November 25, 2020

Concerns Over Indiana's COVID-19 Response Haven't Changed, Even After 5,000 Deaths

Original story from   IPBS-RJC

Article origination IPBS-RJC
More than 5,000 Hoosiers have succumbed to COVID-19. Health experts say there's many steps the state could have implemented early on. - Lauren Chapman/IPB News

More than 5,000 Hoosiers have succumbed to COVID-19. Health experts say there's many steps the state could have implemented early on.

Lauren Chapman/IPB News

More than 5,000 Hoosiers have now died from COVID-19. While state officials have tried to slow the spread of the virus, some health experts say it wasn't enough. 

To put that number into perspective; takes about 5,000 people to fill about 25 Boeing 737s, or four average-sized U.S. high schools. In 2017, the student population at Butler was 5,000.

Of the more than 250,000 fatalities across the U.S., 2 percent is about 5,000 fatalities. To put the massive loss due to COVID-19 in the U.S. in Hoosier terms, that’s about the population of Fort Wayne during the last census.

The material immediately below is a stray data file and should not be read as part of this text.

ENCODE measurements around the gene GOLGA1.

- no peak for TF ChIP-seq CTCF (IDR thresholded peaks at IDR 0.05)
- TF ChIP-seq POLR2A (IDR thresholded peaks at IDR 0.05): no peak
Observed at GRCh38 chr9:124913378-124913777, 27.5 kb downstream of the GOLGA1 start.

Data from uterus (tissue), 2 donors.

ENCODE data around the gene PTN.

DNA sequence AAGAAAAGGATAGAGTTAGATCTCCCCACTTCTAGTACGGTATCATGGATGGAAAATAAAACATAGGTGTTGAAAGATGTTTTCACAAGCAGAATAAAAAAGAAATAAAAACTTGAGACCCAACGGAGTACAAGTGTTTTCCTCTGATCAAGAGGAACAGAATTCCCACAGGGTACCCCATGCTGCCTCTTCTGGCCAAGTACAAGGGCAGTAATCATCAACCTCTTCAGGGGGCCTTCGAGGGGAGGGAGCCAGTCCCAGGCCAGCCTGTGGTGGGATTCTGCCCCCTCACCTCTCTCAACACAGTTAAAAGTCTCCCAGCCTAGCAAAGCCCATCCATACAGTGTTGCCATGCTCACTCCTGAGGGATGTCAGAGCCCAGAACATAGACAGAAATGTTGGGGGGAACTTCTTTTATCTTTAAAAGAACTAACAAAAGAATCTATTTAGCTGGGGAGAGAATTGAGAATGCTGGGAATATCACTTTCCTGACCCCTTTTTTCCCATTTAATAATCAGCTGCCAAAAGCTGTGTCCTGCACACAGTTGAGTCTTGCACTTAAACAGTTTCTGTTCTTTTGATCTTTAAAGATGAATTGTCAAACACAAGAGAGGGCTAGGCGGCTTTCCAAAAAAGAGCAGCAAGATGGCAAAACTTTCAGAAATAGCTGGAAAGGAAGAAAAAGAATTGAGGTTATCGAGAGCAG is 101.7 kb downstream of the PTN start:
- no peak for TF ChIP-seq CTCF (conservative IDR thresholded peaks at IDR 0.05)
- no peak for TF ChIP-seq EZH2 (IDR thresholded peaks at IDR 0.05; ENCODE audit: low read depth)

Where We Started

Indiana saw its first COVID-19 case on March 6. The first confirmed death followed on March 16. Gov. Eric Holcomb then issued a two-week long Stay-At-Home order on March 23, by then, seven Hoosiers had died due to the virus. Holcomb’s order shuttered all non-essential businesses, limited gatherings to 10 people, and penalized anyone who violated the order.

The order was then extended through May 1.

On May 1, Holcomb announced the Back On Track plan, meant to help ease the state into safe levels of reopening. The plan would strategically open certain businesses as well as provide a benchmark so the state could assess what direction to move the state in, based on state data. Meanwhile the state recommended the use of face masks or coverings, but no order would exist until July 27.

“Today I can report that thanks to the discipline and actions of 6.7 million Hoosiers, we are ready to move ahead in a measured way,” Holcomb said, introducing the plan during his May 1 COVID-19 update.